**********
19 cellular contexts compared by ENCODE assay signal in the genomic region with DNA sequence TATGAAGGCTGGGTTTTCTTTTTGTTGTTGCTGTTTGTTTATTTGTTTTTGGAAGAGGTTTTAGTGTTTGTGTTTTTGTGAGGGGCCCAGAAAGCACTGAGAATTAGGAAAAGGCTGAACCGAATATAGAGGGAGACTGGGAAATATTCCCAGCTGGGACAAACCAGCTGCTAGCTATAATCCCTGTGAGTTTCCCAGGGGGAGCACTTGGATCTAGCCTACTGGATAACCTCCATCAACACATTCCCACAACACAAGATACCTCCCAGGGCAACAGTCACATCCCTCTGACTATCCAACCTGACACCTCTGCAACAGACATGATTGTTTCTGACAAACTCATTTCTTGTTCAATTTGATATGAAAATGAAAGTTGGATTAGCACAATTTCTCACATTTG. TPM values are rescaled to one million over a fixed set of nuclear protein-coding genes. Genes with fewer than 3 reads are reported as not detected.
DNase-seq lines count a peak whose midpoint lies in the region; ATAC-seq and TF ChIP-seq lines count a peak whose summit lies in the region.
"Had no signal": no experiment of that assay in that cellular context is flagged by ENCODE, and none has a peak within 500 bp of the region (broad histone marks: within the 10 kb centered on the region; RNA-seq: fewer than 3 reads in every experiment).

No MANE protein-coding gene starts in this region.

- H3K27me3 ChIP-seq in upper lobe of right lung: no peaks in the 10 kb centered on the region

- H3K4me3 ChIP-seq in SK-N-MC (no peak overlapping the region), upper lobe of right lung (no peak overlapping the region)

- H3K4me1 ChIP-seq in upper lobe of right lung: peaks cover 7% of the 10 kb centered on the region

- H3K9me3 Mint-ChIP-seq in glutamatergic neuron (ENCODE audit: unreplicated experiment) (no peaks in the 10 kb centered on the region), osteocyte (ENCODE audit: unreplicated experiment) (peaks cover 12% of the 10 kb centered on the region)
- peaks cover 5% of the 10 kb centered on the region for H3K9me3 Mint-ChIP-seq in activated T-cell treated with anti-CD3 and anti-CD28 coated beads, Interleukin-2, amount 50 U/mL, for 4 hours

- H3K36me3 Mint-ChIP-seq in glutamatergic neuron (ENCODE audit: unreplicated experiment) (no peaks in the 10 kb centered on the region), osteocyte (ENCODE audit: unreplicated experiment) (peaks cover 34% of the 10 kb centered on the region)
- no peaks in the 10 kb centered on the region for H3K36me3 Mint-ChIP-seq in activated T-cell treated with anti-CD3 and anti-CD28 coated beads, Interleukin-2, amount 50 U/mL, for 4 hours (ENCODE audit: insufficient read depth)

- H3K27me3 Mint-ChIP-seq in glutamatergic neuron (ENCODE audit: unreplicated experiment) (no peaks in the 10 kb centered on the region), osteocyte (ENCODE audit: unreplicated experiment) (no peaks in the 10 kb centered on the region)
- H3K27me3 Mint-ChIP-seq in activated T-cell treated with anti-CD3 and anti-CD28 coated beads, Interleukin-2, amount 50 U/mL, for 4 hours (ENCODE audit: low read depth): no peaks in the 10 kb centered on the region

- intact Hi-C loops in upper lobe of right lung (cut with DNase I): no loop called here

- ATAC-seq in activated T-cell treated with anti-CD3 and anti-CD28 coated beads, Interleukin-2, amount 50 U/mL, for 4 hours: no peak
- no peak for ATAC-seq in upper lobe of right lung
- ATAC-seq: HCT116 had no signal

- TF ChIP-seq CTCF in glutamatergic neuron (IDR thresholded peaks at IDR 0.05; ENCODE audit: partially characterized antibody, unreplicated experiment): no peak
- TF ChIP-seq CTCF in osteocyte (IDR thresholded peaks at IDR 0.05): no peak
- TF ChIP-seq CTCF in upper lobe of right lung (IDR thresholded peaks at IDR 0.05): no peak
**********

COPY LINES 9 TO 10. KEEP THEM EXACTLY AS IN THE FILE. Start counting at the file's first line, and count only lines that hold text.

- peaks cover 5% of the 10 kb centered on the region for H3K9me3 Mint-ChIP-seq in activated T-cell treated with anti-CD3 and anti-CD28 coated beads, Interleukin-2, amount 50 U/mL, for 4 hours

- H3K36me3 Mint-ChIP-seq in glutamatergic neuron (ENCODE audit: unreplicated experiment) (no peaks in the 10 kb centered on the region), osteocyte (ENCODE audit: unreplicated experiment) (peaks cover 34% of the 10 kb centered on the region)